“Just as soon as New Mexico rears its ugly head.” She laughed. “We’ll punch a hole in it.”

    “Jeeze! I hope not. The plan is to land gently,” I told her.

    “Anson. What about the atmosphere? What happens when we slam into it at the speed of light or however fast it will be?” She looked concerned.

    “We’ve talked about this a little before remember. General Relativity and Causality won’t allow anything to penetrate the forward and rearward portions of the warp bubble. We should be completely shielded.”

    “What about Earth?”

    “Well that’s why we’re aiming for the desert. The air is a little less dense and nobody lives there. Mostly, nobody lives there.”

    “Hal, this is Anson. Jim, Tabitha and I are go for the firing sequence. I can see the coast of Lower California,” I claimed.

    “Roger Anson. Good luck you guys. God speed. Hal out.”

    Jim piped up. “Good luck, you guys. See you soon. Anson, thanks for everything, you know?” He sounded sad.

    “I know, Jim. Don’t worry. It’s going to work.” I held Tabitha’s hand and depressed the warp sequence start command.

    “Warp sequence is go,” I said.

    “Jim, if we don’t make it tell my daughter and my parents that I love them!” Tabitha cried. Tears were slowly running down her cheeks. Tears were running down her cheeks!

    Then the communications went blank. I could see New Mexico rolling up beneath us, then Tabitha and I were in total darkness other than the GUI panel illumination.

    “It’ll be just a few more seconds before the ECCs are powered up completely. The bubble must be forming nicely,” I said as I surveyed the GUI panel. Then we were surrounded by a sphere of blue flashes of light.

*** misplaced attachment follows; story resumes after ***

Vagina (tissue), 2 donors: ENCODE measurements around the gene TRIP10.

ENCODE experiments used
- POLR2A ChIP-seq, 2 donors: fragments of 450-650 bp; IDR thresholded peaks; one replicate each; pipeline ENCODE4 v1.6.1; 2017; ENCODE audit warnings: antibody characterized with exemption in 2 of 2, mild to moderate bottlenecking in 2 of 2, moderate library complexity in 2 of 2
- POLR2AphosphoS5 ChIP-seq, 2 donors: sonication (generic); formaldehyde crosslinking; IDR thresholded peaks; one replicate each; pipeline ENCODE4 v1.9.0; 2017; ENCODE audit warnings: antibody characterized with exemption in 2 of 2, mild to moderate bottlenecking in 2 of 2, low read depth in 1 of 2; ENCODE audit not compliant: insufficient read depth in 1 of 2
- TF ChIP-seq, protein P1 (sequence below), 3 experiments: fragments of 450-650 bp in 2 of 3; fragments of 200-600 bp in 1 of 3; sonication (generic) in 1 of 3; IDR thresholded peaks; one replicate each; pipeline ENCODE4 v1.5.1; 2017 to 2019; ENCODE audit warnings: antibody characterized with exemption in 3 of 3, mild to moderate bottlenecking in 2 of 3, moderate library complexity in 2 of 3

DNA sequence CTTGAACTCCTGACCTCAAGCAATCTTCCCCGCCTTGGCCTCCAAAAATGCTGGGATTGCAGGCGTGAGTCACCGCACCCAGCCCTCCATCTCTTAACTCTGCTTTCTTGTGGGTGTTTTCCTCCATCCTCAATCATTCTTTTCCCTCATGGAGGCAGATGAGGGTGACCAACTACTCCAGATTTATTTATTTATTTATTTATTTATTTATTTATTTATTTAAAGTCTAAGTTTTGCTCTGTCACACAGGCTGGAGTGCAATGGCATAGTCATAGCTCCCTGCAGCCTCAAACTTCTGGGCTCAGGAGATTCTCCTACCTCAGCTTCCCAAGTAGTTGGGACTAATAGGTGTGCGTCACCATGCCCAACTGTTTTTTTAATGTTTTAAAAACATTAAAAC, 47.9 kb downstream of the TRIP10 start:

“When will we know if it worked - aheeey!” Tabitha screamed.

    The world got very bright all of the sudden and I could tell that I was falling. We were falling at one gee. We were at Earth, but where? Then something hit my back hard and rolled me over. Now I was facing downward and I could see that I was falling through a canopy of very thick pine trees. We were at least thirty feet from the ground. Another pine tree limb smacked my faceplate and cracked it, whiplashing me. The fall seemed as though it took hours. It really only took a few seconds for me to crash into the sand at the base of a very large tree. I had landed on my back staring upward. I heard Tabitha thud against the sand a few meters to my left.

    The probe had become entangled in the limbs of the tree and was hanging twenty feet or so above us. I did a quick survey of my body and could feel no breaks or puncture wounds, but I felt like one large bruise. My muscles were still slightly traumatized and I couldn’t move yet. The EMU made moving even more difficult. My PLSS was buried no telling how deep in the sand.

    “Tabitha, are you okay? Tabitha?” I yelled. I was able to move my arm enough to open my sun visor then I twisted and lifted the helmet free. Hot moist and very thick air rushed into my face and nearly choked me. It felt great to be home.

    “Anson, I’m okay, but I think I bruised or broke some ribs. I can’t really move. I need help getting up.”

    “Me too. I’m kind of stuck in the sand.”